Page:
Singapore, 2012

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Singapore: The Very Model Of An Asian Tiger Economy

When Singapore gained its independence from Britain in 1959 it was a poor country with an uncertain future. Unease over whether the government of the newly independent country would continue with business-friendly policies led many companies to close down their operations in the city. In fact the number one priority of the new leader, Lee Kuan Yew, was to promote prosperity and political stability. Under Yew’s leadership the economy grew rapidly and his policies became a model for other Asian economies to emulate.

Singapore is far wealthier on a per capita basis than any other country in the region. It’s is not a budget travel destination like Thailand. The cheapest room I could find to book online was in the Little India neighbourhood and it cost $50. There was scarcely room for the bed, which was a single. It was clean though and provided a safe spot for my gear. That’s all I cared about.

Most Singaporeans are of Chinese heritage but there are significant numbers of Indians and Malays. All three of these cultures have their own scrumptious cuisines to boast about. On top of that there is Singaporean food which is an amalgamation of all 3 of these. As to be expected, the food in Singapore is delectable, especially for those with an appetite for savoury cooking. Probably the best place to tuck into this delectable nourishment is in one of the food markets called “Hawker Centres”. It’s taste bud heaven.

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Laos, 2011

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Laos: South East Asia Without The Beach

It’s likely that Laos will never become as much of a tourist hub as neighbouring countries like Thailand or Vietnam. For starters, it’s a landlocked country completely lacking in palm-fringed beaches upon which to build all-inclusive seaside resorts. There are also no hugely famous tourist sites in the country. The traveler scene in Laos is mostly centered around the backpacking set.

There’s plenty of reasons for the independent traveler on a budget to make time for a visit to Laos. Prices are low, the food is as delicious as anywhere else in South East Asia, and travelers never have to deal with the crush of tourist throngs. Even in Luang Prabang the country’s number one draw for visitors, there are no lineups to get into any of the many temples.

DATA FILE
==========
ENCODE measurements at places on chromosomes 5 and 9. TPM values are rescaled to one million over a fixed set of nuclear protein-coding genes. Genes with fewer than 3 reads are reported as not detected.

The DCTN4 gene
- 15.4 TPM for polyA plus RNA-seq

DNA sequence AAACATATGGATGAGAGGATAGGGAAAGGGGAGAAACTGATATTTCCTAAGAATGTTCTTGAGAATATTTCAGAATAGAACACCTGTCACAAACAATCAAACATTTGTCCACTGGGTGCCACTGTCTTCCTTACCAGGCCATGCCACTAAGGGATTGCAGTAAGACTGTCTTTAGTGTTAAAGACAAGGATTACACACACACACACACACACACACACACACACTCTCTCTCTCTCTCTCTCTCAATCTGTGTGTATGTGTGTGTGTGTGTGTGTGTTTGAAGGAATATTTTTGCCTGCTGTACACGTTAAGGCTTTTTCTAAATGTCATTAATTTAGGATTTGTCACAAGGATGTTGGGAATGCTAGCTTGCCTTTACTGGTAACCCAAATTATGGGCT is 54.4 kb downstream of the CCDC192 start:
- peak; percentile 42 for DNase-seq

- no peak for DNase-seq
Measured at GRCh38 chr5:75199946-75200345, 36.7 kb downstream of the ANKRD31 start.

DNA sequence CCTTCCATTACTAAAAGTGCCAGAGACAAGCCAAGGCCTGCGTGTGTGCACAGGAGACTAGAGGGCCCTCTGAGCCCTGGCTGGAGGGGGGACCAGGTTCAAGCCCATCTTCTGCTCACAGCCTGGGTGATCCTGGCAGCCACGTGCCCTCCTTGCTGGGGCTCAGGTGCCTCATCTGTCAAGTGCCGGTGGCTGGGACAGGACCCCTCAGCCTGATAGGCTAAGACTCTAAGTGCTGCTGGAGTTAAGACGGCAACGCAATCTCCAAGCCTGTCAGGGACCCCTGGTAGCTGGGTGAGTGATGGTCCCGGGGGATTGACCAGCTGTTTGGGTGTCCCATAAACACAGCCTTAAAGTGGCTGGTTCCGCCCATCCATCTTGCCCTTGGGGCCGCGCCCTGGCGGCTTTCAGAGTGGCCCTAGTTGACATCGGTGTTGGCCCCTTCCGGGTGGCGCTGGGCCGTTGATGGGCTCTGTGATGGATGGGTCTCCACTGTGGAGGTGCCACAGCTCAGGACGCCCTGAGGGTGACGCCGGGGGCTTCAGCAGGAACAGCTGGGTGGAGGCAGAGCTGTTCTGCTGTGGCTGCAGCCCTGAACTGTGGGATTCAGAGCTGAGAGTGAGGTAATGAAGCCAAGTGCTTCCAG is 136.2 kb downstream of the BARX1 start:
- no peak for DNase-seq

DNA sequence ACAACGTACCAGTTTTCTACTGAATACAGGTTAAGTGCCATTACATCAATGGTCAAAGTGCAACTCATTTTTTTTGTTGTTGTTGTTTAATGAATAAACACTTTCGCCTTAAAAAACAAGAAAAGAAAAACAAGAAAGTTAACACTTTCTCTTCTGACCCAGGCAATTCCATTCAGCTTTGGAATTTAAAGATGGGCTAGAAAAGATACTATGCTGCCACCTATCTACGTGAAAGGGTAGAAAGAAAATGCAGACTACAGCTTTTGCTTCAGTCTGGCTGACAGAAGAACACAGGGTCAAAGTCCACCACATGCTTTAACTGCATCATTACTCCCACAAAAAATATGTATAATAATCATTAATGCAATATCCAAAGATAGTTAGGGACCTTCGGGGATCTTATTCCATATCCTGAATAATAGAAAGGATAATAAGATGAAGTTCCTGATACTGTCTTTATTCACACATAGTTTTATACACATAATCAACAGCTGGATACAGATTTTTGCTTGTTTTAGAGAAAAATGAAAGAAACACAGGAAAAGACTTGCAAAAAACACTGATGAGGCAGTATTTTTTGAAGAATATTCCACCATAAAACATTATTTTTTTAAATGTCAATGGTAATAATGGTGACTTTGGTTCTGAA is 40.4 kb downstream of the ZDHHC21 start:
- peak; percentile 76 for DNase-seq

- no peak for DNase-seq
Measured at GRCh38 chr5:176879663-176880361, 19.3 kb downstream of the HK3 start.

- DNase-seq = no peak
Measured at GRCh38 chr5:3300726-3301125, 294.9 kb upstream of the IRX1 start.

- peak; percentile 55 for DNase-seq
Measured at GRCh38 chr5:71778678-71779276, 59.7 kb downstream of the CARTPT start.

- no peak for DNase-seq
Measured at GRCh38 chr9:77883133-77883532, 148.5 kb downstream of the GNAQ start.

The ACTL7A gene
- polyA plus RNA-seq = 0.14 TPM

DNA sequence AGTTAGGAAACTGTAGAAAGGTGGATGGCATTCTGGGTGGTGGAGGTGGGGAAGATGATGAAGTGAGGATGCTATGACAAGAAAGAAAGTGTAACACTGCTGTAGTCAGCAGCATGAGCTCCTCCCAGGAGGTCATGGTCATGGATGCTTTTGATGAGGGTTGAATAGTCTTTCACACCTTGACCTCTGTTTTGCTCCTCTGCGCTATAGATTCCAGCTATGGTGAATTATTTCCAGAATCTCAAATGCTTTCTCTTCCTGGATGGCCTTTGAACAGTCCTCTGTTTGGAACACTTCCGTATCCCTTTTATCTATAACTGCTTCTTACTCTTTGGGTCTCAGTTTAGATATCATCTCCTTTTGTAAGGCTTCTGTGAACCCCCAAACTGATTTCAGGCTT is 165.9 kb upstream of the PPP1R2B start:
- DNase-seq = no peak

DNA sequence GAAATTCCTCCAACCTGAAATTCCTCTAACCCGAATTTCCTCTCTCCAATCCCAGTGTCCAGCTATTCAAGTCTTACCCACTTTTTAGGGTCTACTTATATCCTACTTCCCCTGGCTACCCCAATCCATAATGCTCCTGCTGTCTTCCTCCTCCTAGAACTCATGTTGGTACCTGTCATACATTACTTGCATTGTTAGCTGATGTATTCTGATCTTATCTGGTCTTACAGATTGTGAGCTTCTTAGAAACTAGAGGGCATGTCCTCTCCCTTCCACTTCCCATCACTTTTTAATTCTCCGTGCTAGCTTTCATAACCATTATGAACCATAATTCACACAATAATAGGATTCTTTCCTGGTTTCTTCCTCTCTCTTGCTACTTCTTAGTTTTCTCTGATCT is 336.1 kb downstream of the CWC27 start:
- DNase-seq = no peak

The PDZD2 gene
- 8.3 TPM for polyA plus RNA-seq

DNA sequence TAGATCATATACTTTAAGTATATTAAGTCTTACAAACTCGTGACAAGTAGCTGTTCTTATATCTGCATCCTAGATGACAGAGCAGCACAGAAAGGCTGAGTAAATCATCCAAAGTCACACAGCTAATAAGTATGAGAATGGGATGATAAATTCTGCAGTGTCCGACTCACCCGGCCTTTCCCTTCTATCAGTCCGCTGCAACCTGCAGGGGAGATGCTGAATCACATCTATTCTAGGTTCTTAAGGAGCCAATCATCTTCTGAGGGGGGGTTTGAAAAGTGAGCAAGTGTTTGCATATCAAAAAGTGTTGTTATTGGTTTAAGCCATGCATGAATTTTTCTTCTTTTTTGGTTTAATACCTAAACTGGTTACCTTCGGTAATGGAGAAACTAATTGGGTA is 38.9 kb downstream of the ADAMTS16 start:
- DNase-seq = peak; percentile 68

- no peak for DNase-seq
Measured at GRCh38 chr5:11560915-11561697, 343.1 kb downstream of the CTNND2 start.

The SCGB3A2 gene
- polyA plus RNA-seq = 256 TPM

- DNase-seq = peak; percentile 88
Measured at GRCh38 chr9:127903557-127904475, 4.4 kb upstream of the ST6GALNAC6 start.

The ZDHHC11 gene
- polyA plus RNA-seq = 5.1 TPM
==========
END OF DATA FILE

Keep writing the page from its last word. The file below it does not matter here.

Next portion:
With fewer than 7 million people, Laos is far less populated than other countries in the region. For this reason most of its forests are still intact and its natural beauty remains abundant.

Ostensibly a Communist country since 1975, the Laotian government has embraced pro-capitalist market reforms since the 1980’s. Once you arrive in the country there are almost no reminders of its recent revolutionary past.

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Thailand, 2011

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My Third Time In Thailand

In January 2011, I returned once again to Thailand. As before I flew into Bangkok and booked a room in Chinatown, my favourite neighbourhood in the city.

My main objective on this trip was to visit Laos. Back in 2008 I had spent a hurried few days in southern Laos. I had cut through that part of the country on my way from Vietnam back to Thailand. Unfortunately I had little time to spend in Laos because my return date back home from Bangkok was fast approaching .

Before journeying on to Laos I took a day trip from Bangkok to Lopburi, Thailand. Lopburi is famous for being a town where monkeys and people coexist peacefully together. Most of the time anyway.

The monkeys of Lopburi belong to a species known as Crab-Eating Macaques. They have free reign over the city. Not only is their presence just tolerated, they are regularly fed by the local people . In fact, since 1989 there has been an annual Monkey Festival held in November in honour of the simian residents of Lopburi. A huge, elaborate feast is laid out for them. In addition to tons of fresh fruit, cakes and ice cream, sticky rice and other treats are set out for the macaques to help themselves to. As the macaques throw themselves on the piles of succulent treats, mayhem ensues. They gorge themselves with abandon. They often also resort to food fights with each other. Imagine the mess they must create. I wish I had been in Lopburi to witness the Monkey Festival.